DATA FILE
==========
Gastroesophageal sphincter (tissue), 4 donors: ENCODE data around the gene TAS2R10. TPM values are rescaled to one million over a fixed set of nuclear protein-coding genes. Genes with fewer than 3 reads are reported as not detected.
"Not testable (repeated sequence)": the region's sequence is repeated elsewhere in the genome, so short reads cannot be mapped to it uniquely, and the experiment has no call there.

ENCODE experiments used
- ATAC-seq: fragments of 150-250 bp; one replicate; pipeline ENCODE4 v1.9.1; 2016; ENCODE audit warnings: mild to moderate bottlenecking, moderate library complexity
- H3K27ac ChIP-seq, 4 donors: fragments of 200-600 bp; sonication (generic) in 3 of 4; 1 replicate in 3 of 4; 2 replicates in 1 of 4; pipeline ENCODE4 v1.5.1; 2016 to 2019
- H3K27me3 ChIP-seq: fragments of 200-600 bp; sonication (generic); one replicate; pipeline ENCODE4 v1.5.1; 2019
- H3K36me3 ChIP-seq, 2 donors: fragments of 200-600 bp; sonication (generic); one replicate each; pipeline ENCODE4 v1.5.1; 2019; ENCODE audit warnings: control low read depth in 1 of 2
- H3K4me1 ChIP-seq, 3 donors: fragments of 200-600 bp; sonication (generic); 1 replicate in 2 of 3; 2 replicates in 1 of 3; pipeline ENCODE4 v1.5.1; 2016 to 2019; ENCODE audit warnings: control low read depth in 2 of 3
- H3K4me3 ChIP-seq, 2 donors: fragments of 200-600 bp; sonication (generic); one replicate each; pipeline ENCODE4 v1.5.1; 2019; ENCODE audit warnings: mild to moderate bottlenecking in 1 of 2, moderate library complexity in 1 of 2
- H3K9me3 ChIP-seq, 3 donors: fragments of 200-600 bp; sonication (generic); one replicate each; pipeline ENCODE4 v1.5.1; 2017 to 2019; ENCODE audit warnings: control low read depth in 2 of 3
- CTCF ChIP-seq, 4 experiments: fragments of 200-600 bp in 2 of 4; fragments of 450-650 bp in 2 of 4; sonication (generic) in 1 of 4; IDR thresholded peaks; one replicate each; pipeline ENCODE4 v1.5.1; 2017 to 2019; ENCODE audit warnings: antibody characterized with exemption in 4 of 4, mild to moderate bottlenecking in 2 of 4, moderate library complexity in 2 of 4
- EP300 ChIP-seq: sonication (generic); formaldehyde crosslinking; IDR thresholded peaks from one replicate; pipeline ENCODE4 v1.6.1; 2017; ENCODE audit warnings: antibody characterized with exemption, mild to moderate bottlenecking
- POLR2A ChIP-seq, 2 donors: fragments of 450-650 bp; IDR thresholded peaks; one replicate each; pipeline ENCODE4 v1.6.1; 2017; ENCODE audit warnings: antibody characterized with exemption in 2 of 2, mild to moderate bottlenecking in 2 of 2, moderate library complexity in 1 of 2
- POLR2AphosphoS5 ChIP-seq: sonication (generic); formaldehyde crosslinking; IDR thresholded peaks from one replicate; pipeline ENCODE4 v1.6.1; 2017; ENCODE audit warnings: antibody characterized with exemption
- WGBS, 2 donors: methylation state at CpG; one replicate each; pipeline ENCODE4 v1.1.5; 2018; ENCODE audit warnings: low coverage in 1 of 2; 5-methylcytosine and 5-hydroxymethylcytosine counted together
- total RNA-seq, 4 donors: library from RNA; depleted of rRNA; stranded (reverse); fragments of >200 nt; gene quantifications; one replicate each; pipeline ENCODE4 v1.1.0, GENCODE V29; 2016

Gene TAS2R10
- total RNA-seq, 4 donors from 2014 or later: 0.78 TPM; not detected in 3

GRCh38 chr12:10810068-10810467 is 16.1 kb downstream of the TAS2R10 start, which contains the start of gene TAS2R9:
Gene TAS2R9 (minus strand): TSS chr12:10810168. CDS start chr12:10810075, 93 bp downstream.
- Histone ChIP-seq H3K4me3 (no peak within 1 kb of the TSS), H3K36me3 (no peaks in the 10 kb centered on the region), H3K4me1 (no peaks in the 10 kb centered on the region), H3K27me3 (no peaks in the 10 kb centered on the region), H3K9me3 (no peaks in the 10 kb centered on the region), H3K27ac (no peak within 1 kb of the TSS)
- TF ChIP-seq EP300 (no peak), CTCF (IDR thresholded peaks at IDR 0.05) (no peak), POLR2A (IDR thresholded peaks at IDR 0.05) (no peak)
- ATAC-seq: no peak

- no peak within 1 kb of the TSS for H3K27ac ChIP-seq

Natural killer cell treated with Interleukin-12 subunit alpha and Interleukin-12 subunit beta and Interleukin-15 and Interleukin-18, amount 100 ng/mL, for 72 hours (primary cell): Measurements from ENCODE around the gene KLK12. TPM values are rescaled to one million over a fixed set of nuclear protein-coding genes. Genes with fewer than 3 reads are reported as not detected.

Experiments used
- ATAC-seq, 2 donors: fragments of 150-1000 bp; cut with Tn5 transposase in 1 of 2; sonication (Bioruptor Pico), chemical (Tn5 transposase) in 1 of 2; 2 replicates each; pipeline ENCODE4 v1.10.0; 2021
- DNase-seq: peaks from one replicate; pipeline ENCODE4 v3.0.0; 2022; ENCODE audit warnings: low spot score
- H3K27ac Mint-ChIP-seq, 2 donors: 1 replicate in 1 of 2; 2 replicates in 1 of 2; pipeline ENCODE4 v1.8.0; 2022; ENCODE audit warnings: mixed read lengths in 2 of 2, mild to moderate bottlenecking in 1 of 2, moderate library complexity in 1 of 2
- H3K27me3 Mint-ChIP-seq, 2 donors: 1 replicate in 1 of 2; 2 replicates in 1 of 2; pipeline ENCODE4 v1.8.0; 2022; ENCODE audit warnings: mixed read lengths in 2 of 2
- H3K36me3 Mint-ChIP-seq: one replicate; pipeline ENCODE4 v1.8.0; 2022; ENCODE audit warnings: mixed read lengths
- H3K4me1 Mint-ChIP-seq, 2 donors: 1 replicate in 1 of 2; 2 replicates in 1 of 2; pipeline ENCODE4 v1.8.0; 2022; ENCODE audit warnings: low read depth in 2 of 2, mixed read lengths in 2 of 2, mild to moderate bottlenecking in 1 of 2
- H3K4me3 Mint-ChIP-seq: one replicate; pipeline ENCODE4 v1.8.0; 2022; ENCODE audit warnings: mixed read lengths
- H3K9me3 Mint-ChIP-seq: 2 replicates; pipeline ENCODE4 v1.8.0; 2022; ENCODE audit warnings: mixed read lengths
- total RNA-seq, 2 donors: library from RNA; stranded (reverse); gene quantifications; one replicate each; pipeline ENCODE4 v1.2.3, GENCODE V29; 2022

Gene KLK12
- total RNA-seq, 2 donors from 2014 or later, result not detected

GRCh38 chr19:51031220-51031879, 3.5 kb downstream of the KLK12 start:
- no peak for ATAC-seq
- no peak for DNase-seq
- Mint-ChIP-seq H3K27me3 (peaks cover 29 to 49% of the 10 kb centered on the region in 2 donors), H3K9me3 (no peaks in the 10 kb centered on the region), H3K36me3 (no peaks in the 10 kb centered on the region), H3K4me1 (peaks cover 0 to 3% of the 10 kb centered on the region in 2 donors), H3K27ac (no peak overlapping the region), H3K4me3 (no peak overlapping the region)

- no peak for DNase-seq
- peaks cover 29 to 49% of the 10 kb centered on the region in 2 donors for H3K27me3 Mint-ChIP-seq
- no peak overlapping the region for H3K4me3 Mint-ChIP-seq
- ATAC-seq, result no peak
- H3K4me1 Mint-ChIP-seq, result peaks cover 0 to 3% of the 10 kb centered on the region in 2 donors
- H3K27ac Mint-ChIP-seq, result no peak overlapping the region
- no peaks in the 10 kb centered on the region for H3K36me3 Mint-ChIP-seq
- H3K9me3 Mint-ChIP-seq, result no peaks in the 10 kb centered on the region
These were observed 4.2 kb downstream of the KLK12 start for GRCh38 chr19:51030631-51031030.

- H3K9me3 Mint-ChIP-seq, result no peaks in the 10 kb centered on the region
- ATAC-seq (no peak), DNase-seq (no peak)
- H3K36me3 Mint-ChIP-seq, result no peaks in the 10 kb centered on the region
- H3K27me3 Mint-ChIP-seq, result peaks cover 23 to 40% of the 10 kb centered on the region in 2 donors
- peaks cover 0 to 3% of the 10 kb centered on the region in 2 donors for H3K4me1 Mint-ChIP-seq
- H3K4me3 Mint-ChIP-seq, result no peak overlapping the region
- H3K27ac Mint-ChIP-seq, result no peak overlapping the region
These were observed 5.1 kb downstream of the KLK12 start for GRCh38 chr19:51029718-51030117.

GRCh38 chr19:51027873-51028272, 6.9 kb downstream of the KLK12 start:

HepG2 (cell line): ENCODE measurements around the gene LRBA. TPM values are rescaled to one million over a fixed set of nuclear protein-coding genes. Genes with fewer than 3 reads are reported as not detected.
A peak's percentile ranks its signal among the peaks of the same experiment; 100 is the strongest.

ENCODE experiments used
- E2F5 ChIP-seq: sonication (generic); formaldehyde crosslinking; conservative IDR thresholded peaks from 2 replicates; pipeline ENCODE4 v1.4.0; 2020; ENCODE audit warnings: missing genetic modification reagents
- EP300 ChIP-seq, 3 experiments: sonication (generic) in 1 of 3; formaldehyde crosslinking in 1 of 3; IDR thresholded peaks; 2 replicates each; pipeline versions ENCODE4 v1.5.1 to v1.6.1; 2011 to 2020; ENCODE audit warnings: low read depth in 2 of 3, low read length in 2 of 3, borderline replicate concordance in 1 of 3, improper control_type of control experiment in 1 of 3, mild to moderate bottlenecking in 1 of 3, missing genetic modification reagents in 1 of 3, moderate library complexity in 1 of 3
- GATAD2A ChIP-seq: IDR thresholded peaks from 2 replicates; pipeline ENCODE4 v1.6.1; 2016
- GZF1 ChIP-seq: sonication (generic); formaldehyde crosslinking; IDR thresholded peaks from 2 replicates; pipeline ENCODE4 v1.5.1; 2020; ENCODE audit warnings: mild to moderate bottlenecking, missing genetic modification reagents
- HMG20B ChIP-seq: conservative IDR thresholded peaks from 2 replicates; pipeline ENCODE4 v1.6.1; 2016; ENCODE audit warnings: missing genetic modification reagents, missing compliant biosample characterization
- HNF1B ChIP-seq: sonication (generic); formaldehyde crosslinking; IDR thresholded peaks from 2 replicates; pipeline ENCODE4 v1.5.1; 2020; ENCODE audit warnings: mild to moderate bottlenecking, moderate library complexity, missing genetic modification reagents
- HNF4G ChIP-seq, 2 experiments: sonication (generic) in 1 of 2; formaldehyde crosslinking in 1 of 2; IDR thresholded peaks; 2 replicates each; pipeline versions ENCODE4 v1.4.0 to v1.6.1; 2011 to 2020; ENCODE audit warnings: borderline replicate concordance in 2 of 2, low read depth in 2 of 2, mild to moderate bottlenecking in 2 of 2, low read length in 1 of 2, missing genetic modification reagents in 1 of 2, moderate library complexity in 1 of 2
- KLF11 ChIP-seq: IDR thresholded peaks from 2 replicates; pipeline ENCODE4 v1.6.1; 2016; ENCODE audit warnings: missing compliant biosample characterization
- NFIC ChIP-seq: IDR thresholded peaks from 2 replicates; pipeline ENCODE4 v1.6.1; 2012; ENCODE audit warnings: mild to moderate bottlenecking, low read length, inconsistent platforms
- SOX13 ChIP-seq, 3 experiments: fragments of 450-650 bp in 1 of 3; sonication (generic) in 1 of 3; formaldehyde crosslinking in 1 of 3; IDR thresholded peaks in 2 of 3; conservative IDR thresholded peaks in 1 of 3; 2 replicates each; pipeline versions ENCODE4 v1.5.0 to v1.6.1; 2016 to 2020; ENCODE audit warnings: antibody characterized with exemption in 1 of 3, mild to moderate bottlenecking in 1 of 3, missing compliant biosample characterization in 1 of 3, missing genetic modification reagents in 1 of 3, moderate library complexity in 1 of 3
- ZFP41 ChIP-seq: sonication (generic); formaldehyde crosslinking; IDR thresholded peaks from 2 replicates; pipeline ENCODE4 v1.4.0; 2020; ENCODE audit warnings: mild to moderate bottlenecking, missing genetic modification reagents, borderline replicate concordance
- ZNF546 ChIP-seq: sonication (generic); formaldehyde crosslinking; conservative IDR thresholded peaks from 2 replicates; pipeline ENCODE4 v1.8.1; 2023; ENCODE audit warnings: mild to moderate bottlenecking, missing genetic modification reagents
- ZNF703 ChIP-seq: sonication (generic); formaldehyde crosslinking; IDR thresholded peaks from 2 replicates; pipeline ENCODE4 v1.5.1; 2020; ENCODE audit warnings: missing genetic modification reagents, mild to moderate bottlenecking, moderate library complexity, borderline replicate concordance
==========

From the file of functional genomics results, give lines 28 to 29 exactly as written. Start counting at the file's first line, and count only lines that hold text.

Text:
- DNase-seq: peaks from one replicate; pipeline ENCODE4 v3.0.0; 2022; ENCODE audit warnings: low spot score
- H3K27ac Mint-ChIP-seq, 2 donors: 1 replicate in 1 of 2; 2 replicates in 1 of 2; pipeline ENCODE4 v1.8.0; 2022; ENCODE audit warnings: mixed read lengths in 2 of 2, mild to moderate bottlenecking in 1 of 2, moderate library complexity in 1 of 2